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Black Fury (1935)

 -  Crime | Drama | Romance  -  18 May 1935 (USA)
6.7
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Ratings: 6.7/10 from 430 users  
Reviews: 13 user | 11 critic

An immigrant coal miner finds himself in the middle of a bitter labor dispute between the workers and the mine owners.

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(screen play), (screen play), 2 more credits »
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Title: Black Fury (1935)

Black Fury (1935) on IMDb 6.7/10

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Nominated for 1 Oscar. See more awards »

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Cast

Cast overview, first billed only:
...
Joe Radek
Karen Morley ...
Anna Novak
William Gargan ...
Slim
...
McGee
...
Mike (as John T. Qualen)
J. Carrol Naish ...
Steve (as J. Carroll Naish)
Vince Barnett ...
Kubanda
Tully Marshall ...
Poole
Henry O'Neill ...
Hendricks
Joseph Crehan ...
Farrell (as Joe Crehan)
...
Mrs. Mary Novak
Sara Haden ...
Sophie Shemanski (as Sarah Haden)
Willard Robertson ...
Mr. J.J. Welsh
Effie Ellsler ...
Bubitschka
Wade Boteler ...
Mulligan
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Storyline

An immigrant coal miner finds himself in the middle of a bitter labor dispute between the workers and the mine owners.

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Genres:

Crime | Drama | Romance

Certificate:

Approved | See all certifications »
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Details

Country:

Language:

Release Date:

18 May 1935 (USA)  »

Also Known As:

Black Fury  »

Company Credits

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 »
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Technical Specs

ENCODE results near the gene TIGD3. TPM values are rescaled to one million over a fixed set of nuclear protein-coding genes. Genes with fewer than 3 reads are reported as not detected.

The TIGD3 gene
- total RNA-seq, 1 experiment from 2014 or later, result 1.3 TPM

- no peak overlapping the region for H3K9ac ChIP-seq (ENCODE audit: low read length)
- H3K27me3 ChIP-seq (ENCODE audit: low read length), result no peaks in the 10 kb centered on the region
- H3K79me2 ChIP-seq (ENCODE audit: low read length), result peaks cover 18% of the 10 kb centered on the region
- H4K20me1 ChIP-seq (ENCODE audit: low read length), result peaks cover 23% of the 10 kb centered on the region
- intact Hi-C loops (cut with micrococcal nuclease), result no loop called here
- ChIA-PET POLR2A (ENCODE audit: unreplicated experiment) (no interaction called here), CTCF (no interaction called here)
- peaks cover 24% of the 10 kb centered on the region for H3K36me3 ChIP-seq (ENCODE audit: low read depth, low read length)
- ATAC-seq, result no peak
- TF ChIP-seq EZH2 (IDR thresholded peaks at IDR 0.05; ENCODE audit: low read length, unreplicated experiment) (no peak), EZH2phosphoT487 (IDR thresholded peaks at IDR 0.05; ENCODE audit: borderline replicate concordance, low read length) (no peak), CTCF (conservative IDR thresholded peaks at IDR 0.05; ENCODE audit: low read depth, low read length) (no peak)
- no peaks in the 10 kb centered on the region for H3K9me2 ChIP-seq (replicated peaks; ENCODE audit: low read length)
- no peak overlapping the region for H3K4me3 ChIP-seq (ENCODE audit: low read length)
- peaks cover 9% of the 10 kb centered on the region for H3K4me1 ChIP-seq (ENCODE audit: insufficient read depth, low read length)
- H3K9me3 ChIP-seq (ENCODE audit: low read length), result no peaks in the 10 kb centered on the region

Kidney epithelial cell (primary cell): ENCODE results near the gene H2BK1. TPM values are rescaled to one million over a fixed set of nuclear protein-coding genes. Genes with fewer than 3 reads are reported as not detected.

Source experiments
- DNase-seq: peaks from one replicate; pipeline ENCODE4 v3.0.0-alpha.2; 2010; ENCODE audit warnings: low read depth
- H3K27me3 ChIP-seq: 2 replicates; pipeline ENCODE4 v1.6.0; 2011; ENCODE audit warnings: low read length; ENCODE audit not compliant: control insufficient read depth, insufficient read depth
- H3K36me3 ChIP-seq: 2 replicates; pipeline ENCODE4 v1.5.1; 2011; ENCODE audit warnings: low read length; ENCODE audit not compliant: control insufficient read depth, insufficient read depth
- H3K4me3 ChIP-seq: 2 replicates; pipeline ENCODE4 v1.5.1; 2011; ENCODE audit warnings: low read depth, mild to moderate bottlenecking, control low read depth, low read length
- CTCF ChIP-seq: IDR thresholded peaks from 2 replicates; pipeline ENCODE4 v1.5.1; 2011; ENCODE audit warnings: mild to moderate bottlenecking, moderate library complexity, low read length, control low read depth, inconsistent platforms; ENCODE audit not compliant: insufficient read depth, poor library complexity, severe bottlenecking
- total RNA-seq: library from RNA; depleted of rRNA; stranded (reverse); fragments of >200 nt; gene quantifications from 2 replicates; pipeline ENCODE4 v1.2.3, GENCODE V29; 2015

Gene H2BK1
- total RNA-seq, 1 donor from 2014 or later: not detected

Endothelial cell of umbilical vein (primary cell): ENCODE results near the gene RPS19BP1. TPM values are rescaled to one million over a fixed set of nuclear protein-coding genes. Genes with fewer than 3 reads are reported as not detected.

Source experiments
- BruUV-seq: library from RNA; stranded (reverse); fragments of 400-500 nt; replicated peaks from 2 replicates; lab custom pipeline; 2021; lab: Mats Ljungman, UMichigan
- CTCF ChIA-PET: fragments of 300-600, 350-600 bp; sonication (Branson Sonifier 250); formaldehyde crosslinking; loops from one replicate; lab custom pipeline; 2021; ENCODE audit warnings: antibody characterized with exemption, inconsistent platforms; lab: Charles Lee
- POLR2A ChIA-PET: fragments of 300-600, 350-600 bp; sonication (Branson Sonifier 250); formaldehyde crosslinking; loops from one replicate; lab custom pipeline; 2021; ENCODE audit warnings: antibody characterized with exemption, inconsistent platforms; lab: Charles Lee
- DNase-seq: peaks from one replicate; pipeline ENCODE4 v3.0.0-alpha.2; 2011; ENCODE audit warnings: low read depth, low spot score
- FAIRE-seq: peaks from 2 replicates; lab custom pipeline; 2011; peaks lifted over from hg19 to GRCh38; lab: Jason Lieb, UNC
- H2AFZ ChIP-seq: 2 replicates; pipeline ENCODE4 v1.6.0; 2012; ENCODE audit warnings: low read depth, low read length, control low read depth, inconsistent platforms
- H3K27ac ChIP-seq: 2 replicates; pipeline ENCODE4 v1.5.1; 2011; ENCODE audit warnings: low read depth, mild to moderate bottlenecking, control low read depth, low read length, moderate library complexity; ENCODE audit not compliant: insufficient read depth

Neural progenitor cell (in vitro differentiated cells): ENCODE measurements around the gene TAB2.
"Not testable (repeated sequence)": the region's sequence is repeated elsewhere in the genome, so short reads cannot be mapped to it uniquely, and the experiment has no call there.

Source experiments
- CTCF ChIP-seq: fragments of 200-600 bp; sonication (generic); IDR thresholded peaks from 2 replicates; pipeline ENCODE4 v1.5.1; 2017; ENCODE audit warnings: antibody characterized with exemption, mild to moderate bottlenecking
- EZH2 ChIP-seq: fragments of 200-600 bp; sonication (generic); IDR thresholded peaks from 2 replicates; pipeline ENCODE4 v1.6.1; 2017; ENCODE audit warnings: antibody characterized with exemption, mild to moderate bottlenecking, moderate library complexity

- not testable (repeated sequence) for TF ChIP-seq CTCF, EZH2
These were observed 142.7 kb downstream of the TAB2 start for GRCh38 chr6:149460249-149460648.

Runtime:

Sound Mix:

Aspect Ratio:

1.37 : 1
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Did You Know?

Trivia

The film was banned outright in Chicago, Guatemala, Spain, Peru, Venezuela, Trinidad and other countries. Many other locales required cuts in police brutality, Mike's murder and the mine explosions. The Hays office was concerned about Joe's criminal behavior in setting off the mine explosions not being punished, but eventually issued a certificate of approval. See more »

Connections

Referenced in Forty Naughty Girls (1937) See more »

Soundtracks

Why Do I Dream Those Dreams?
(1934) (uncredited)
Music by Harry Warren
Played on piano in bar during scene where men challenge Radek
See more »

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User Reviews

 
Muni's Accent Makes It Tough To Enjoy
8 July 2007 | by (United States) – See all my reviews

If you can't understand what the lead actor is saying half the time, it's kind of hard to enjoy the film! That's what I encountered trying to watch this as Paul Muni, as a Polish coal mine worker, speaks in such a heavy accent I couldn't decipher what he was saying. It gets to be a frustrating experience. If this would come out on DVD with English subtitles, I'd be glad to give it another look.

Muni, almost always a fascinating actor, plays good-guy Joe Radek, a Pennsylvania coal miner who is used by his bosses to help them break the union. (This film is very pro-union, pro-working man.). They got Barton MacLane to play the heavy, something he was always good at doing. MacLane played the company boss. I always laugh at how these billionaire film makers always try to make management or the rich guys the evil ones. Maybe it's a guilty conscience from all the money they have made, but I see them more as big hypocrites.

However, I find no fault in any movie trying to help the coal miners who did, in fact, had it bad and deserved better. It was dirty job and a dangerous one. It still is, as far as I know, but conditions have to be a whole lot better than a hundred years ago so don't misinterpret what I said earlier: in many cases, management was "the bad guy" way back then. It's just that, in most cases, it has been the opposite case the last 50 years and now it's tough to be sympathetic to union causes

Anyway, Muni plays an interesting guy who you have to root for....if you can understand what he is saying with that accent.


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